Infrastructure Help Professionalism: Special Education

The efficiency of professionalism

In special education, several factors may determine the efficiency of professionalism, including leadership and infrastructure. From the point of leadership, educators must focus on their development in teaching qualities and mathematics as one of the major tested subjects. Good leaders must understand the law, policies, assessment metrics, and instructions to demonstrate their professionalism in high-school-level education. Infrastructure is another factor that includes the identification of state policies and the implementation of strategies for professional development. For example, the experience of my colleagues and the observation of their behaviors show that infrastructure may be created through the already approved formal structures or new initiatives with additional opportunities being developed. In both cases, leadership cannot be ignored as it is the major requirement in planning and monitoring activities, proving the leadership-infrastructure relationship as a supportive means of academic professionalism.

The plan of activities

To maintain professionalism in special education and remove student deficiency in mathematics, educators have to plan their activities and correctly define their expectations. Leaders are responsible for designing education infrastructures the implementation of which determines structures and resources in their mathematics instructional practice and promotes improvements (Spillane, Hopkins, & Sweet, 2017). A special education teacher should demonstrate good plans for each lesson, identify available resources and expected outcomes, participate in regular meetings with other colleagues, and share experiences, relying on reports from classes. Therefore, it is not enough to have a plan and make sure to follow it (infrastructure), but it is necessary to understand how to use the information and enhance professional development (leadership). In total, supportive infrastructure and leadership play an important role in the establishment of math teachers’ behaviors and attitudes towards their duties, relationships with students, and the introduction of new material.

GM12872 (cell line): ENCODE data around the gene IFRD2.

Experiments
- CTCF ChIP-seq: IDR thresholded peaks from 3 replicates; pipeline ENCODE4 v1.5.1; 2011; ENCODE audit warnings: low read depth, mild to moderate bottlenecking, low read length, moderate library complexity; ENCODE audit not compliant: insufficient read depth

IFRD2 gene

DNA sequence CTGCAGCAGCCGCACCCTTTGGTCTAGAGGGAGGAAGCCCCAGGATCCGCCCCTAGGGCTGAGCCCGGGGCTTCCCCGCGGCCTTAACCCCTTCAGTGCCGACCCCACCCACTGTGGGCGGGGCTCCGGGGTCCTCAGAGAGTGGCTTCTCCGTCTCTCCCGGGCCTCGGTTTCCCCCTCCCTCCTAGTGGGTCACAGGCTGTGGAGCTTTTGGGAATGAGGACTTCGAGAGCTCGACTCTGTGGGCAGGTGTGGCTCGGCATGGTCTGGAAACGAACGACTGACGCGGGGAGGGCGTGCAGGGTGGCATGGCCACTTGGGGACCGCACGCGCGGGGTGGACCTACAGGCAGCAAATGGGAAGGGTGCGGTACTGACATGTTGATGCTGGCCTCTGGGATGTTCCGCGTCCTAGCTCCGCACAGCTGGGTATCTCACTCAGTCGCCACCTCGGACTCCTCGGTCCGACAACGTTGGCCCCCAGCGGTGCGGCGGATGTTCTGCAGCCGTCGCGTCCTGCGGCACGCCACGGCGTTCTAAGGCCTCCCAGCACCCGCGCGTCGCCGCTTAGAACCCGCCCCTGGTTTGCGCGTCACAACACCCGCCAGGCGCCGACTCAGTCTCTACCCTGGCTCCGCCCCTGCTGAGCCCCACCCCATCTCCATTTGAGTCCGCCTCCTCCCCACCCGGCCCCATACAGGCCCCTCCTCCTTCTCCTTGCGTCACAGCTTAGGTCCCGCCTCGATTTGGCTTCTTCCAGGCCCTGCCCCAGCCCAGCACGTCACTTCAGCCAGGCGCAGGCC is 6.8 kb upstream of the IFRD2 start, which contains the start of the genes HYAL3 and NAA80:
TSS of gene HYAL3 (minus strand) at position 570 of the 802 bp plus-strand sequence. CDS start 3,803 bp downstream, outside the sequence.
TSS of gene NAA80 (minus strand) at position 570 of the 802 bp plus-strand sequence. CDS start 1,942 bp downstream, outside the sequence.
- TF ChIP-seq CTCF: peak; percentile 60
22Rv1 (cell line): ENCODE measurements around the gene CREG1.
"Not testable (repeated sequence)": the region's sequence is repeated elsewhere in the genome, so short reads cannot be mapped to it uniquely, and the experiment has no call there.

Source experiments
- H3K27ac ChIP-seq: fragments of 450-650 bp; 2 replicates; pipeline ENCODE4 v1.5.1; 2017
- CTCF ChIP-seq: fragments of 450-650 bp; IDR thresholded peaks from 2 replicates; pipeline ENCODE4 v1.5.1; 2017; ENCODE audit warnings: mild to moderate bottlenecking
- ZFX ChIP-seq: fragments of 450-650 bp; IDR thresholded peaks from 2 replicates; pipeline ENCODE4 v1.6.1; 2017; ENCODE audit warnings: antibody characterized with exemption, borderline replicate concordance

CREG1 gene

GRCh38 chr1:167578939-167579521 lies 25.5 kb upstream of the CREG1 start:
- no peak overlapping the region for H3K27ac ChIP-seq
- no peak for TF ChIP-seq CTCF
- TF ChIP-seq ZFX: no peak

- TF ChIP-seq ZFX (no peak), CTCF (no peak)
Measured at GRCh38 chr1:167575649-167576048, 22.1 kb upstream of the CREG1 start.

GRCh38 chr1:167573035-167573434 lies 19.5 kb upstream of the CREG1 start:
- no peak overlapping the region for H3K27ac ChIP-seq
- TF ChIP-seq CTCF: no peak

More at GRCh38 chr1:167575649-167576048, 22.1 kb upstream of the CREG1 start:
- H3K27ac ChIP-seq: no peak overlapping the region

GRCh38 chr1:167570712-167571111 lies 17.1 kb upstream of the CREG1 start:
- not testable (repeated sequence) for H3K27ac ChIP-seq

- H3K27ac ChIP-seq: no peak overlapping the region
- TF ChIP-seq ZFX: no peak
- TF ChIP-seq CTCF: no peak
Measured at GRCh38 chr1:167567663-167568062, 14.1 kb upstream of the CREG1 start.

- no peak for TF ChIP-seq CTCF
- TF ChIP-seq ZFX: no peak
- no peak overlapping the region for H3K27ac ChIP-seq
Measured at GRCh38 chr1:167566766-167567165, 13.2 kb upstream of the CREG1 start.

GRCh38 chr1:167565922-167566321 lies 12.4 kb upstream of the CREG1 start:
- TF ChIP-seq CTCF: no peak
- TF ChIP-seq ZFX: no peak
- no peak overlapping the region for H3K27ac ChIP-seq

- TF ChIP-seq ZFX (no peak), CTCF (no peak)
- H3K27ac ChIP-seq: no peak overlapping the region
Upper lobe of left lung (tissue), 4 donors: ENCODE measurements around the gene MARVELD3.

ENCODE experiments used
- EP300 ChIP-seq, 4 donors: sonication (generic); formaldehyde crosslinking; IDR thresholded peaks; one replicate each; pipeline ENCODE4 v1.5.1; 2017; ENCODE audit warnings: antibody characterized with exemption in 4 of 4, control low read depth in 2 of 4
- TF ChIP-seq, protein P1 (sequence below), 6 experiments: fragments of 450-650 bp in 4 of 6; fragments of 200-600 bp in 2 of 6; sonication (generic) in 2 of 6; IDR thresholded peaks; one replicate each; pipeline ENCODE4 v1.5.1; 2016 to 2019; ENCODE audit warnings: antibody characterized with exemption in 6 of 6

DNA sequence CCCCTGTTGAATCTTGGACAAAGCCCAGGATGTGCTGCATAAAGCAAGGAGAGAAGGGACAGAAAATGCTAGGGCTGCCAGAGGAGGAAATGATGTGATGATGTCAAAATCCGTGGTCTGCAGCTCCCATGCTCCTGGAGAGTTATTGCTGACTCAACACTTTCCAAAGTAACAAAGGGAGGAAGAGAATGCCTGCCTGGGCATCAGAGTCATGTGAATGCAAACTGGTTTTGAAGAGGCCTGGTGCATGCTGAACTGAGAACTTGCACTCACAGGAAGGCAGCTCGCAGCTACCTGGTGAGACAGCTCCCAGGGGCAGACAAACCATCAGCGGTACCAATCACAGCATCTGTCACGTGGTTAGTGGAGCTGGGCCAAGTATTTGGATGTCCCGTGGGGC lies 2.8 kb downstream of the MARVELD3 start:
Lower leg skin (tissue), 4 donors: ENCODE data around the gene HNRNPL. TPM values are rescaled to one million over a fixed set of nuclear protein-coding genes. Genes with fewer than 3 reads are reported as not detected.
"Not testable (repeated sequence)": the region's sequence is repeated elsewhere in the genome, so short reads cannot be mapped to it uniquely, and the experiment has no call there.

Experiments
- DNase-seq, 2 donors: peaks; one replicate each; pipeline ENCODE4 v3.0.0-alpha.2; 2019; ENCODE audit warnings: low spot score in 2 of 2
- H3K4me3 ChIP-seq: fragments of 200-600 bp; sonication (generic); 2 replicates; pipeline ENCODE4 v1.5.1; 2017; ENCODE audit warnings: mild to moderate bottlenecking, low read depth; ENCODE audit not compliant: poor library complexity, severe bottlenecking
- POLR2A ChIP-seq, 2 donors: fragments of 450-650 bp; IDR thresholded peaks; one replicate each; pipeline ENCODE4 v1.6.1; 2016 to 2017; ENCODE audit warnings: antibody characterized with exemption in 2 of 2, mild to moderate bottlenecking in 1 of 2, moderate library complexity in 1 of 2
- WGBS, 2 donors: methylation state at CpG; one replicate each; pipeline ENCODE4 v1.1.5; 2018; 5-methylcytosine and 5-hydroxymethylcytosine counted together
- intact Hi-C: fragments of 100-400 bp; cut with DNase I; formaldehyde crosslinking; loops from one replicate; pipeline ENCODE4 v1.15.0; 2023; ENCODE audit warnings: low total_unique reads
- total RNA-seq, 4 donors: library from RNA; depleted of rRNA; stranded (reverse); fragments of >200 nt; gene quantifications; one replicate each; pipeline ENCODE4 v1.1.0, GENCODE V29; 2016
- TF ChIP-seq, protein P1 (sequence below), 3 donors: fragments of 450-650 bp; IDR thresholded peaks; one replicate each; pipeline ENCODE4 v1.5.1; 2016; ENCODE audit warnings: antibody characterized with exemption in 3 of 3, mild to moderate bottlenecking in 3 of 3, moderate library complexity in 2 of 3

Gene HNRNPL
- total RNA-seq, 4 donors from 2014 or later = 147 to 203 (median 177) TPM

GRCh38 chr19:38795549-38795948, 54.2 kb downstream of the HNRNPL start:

Spillane, J. P., Hopkins, M., & Sweet, T. M. (2017). School district educational infrastructure and change at scale: Teacher peer interactions and their beliefs about mathematics instructions. American Educational Research Journal, 55(3), 532-571.

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